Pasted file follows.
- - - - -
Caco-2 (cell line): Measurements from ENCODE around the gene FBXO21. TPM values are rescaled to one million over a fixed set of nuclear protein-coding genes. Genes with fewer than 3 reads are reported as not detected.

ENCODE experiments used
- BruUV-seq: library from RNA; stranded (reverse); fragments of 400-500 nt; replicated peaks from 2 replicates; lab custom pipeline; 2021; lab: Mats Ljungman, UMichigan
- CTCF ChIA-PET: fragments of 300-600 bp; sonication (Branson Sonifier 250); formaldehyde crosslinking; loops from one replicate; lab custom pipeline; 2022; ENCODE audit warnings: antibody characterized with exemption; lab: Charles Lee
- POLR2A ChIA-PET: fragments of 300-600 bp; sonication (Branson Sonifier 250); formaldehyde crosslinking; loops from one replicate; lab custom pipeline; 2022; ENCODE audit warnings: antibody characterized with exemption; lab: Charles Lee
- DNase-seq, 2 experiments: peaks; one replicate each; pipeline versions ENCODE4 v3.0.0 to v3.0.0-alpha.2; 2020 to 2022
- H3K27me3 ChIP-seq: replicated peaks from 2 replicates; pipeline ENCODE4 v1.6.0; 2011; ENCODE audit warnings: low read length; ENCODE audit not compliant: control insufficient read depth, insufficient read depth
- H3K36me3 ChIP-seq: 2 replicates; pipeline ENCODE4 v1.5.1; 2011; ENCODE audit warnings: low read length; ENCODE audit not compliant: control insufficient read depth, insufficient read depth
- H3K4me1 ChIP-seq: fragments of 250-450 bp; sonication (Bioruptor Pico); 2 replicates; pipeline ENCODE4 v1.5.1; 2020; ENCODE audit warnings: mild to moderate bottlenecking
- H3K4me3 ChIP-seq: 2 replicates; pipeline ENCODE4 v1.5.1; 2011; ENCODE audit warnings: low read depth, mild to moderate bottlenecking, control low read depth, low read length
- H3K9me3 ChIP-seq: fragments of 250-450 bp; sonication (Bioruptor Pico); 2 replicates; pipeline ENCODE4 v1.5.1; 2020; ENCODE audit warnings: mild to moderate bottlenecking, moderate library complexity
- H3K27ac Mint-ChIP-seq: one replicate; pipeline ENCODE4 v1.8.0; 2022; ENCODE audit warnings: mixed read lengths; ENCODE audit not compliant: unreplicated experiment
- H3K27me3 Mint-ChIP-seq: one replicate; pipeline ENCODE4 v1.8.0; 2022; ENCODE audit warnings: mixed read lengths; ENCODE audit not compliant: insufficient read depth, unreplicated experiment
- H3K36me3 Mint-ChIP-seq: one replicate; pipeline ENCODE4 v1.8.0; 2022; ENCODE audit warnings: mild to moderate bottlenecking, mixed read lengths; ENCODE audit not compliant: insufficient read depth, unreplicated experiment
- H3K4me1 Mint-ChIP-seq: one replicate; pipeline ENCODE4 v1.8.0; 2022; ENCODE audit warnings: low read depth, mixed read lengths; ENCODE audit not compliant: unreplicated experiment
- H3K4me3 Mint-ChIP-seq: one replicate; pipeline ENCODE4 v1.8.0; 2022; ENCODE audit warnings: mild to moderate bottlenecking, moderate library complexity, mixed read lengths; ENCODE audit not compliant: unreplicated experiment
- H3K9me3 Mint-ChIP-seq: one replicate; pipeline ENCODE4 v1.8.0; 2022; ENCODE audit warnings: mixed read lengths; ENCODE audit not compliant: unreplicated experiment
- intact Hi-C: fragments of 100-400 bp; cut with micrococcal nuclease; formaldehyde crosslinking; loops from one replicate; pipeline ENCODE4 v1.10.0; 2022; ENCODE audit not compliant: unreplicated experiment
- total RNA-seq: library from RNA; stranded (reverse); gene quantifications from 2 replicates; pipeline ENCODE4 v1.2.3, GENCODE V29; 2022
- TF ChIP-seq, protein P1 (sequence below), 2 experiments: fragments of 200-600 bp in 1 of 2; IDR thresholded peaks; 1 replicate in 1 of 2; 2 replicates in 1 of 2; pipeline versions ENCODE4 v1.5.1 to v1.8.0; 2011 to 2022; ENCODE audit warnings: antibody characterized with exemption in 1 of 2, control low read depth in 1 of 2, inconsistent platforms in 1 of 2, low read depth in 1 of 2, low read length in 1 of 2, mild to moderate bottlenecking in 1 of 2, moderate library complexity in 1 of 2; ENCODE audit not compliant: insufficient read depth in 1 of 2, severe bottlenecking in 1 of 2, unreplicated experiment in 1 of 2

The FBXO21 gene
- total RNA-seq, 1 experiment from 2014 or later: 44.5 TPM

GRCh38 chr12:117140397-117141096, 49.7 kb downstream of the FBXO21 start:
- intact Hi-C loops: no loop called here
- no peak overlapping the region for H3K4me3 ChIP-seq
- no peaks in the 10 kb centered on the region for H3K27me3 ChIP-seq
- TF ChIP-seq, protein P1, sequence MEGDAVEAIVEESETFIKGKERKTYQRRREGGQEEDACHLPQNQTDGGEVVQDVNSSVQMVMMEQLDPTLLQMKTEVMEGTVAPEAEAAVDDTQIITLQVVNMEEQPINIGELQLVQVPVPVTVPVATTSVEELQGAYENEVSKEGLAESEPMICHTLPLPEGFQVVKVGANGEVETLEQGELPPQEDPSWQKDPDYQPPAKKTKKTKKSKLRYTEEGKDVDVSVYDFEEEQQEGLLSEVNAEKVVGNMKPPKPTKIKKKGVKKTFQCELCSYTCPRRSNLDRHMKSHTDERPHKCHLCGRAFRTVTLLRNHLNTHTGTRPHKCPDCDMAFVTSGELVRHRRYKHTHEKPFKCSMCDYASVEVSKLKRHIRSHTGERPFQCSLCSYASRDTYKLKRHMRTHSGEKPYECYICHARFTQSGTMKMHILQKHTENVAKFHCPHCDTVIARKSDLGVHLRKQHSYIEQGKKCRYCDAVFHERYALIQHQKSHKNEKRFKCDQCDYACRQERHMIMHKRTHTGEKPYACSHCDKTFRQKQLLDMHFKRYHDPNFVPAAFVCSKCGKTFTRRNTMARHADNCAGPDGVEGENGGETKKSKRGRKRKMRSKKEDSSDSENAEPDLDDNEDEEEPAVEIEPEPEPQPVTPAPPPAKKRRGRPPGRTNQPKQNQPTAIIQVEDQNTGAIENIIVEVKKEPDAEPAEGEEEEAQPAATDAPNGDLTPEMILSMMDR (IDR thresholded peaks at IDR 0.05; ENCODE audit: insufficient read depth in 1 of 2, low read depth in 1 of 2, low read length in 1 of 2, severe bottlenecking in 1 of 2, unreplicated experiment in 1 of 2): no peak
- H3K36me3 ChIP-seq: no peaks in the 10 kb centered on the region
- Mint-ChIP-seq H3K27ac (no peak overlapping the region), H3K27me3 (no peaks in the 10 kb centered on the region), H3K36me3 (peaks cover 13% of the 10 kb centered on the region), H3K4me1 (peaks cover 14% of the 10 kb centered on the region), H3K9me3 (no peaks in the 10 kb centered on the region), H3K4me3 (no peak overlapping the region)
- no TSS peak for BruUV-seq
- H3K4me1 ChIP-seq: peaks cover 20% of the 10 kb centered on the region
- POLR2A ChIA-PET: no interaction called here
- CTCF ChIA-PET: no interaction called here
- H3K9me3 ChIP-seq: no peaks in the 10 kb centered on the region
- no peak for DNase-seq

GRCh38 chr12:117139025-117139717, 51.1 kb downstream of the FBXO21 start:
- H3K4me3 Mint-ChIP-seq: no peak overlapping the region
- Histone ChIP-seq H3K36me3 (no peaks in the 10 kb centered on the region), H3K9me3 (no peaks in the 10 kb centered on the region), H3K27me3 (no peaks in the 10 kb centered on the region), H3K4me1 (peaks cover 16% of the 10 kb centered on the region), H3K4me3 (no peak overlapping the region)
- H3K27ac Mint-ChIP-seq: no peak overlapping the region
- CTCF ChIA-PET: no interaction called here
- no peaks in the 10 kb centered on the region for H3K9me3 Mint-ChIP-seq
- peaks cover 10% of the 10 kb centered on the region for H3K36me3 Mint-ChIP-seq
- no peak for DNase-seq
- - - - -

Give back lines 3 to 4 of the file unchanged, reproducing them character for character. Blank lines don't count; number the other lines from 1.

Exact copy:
- BruUV-seq: library from RNA; stranded (reverse); fragments of 400-500 nt; replicated peaks from 2 replicates; lab custom pipeline; 2021; lab: Mats Ljungman, UMichigan
- CTCF ChIA-PET: fragments of 300-600 bp; sonication (Branson Sonifier 250); formaldehyde crosslinking; loops from one replicate; lab custom pipeline; 2022; ENCODE audit warnings: antibody characterized with exemption; lab: Charles Lee